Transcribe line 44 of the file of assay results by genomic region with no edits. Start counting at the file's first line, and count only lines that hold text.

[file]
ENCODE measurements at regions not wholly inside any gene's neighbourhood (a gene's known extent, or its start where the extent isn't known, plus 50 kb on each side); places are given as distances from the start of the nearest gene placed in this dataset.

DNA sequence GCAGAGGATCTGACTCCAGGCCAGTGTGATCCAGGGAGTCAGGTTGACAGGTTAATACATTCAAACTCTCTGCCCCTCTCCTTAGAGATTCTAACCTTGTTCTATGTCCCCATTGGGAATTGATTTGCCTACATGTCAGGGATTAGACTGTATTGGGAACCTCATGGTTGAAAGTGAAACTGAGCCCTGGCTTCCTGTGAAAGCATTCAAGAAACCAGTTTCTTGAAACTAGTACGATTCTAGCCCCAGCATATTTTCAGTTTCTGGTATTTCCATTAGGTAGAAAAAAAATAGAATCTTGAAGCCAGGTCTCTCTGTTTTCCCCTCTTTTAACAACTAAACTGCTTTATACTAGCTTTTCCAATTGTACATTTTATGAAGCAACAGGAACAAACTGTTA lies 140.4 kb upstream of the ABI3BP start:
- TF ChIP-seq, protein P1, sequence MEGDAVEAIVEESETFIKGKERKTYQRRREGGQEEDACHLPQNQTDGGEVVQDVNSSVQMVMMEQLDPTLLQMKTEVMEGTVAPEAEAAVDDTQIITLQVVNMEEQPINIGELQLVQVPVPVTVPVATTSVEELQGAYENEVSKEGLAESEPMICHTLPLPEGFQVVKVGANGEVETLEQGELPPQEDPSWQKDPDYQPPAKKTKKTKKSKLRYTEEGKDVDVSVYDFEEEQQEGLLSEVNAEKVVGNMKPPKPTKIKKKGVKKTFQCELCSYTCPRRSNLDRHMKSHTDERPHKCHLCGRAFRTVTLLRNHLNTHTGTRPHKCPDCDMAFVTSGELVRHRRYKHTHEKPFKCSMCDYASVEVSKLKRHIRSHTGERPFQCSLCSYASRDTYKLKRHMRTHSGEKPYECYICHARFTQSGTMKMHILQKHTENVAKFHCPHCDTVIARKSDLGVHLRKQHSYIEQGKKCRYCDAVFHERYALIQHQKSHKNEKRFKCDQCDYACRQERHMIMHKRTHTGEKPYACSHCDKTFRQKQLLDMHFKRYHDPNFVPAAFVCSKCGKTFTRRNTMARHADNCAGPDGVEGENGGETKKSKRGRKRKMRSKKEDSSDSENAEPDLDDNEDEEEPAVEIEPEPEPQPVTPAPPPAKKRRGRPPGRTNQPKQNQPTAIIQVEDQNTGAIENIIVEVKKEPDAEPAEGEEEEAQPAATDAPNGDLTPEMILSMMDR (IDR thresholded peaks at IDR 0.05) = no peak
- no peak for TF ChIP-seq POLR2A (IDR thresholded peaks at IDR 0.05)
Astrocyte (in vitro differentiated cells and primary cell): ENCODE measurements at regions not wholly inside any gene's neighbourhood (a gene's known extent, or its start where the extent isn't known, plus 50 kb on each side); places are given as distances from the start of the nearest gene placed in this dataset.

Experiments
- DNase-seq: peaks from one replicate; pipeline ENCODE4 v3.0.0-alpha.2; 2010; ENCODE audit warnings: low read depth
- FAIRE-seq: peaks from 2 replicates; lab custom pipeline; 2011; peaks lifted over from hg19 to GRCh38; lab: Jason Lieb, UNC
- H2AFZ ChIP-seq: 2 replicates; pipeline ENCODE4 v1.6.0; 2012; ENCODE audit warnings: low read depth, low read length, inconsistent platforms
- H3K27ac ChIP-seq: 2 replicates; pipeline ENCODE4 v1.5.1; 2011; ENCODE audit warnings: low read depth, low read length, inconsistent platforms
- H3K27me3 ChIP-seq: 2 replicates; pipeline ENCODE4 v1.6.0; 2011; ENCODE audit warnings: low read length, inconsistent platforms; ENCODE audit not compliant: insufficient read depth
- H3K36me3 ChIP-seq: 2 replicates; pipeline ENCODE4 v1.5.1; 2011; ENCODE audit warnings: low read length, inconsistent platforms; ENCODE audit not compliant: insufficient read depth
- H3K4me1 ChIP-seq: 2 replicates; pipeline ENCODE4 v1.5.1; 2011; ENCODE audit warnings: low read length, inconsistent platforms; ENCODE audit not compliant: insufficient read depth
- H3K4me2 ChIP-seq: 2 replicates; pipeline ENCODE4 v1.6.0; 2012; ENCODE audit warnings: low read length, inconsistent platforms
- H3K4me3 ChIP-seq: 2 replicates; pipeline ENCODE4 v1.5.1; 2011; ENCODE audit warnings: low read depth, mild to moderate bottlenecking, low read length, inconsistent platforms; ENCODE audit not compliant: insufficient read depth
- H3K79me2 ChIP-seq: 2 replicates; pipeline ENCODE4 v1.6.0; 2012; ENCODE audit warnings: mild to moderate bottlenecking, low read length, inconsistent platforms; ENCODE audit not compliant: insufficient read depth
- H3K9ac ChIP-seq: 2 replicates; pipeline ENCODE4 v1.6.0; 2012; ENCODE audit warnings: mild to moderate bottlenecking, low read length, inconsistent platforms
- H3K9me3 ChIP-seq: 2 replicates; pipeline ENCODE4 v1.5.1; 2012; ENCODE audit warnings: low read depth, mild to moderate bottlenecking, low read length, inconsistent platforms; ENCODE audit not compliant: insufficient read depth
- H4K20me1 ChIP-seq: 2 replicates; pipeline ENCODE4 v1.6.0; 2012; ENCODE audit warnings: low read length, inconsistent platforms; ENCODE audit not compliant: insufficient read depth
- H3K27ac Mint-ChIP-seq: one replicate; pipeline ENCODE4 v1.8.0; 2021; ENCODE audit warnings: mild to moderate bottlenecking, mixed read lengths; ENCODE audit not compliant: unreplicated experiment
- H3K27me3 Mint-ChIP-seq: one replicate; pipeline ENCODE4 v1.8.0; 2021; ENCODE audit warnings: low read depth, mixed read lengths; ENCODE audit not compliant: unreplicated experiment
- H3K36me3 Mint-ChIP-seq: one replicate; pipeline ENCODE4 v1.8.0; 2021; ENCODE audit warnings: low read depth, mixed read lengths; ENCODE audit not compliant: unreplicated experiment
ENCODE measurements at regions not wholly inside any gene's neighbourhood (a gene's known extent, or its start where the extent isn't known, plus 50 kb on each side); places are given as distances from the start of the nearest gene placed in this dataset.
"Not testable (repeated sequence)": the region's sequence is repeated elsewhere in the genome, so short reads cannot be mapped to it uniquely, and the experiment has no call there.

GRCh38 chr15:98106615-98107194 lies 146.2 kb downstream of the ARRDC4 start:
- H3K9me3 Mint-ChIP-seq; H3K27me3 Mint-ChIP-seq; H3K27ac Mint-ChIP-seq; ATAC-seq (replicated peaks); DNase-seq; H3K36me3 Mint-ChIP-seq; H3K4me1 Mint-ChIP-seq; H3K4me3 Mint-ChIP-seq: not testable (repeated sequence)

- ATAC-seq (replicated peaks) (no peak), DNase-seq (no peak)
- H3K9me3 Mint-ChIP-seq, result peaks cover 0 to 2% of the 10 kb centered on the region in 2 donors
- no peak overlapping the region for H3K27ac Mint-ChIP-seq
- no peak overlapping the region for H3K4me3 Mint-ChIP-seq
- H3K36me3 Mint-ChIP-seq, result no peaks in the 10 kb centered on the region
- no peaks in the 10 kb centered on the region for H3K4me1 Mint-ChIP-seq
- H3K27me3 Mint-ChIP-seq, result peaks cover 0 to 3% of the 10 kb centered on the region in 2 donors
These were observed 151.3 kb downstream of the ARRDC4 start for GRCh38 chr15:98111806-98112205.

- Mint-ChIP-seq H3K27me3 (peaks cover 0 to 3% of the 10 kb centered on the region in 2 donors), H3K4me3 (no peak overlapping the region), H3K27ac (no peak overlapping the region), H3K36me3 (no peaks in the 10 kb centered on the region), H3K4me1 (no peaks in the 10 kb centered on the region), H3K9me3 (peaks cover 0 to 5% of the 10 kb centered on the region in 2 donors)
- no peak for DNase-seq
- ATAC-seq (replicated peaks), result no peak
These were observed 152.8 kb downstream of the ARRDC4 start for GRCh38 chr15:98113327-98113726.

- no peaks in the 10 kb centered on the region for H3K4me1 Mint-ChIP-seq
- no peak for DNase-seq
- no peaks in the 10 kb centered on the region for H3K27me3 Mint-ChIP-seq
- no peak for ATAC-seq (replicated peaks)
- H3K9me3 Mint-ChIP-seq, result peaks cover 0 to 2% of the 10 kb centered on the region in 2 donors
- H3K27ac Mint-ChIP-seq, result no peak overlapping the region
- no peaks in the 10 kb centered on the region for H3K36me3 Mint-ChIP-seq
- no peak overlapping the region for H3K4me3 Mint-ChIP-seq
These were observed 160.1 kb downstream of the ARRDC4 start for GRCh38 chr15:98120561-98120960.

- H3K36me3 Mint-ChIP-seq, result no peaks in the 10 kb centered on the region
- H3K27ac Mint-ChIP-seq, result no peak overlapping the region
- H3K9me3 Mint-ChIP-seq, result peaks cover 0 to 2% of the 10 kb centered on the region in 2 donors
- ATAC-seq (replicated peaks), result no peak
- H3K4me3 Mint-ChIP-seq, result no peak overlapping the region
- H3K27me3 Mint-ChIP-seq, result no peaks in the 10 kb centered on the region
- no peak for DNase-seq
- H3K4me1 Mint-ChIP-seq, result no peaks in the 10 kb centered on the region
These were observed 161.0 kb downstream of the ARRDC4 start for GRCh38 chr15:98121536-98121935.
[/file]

- H3K27ac Mint-ChIP-seq, result no peak overlapping the region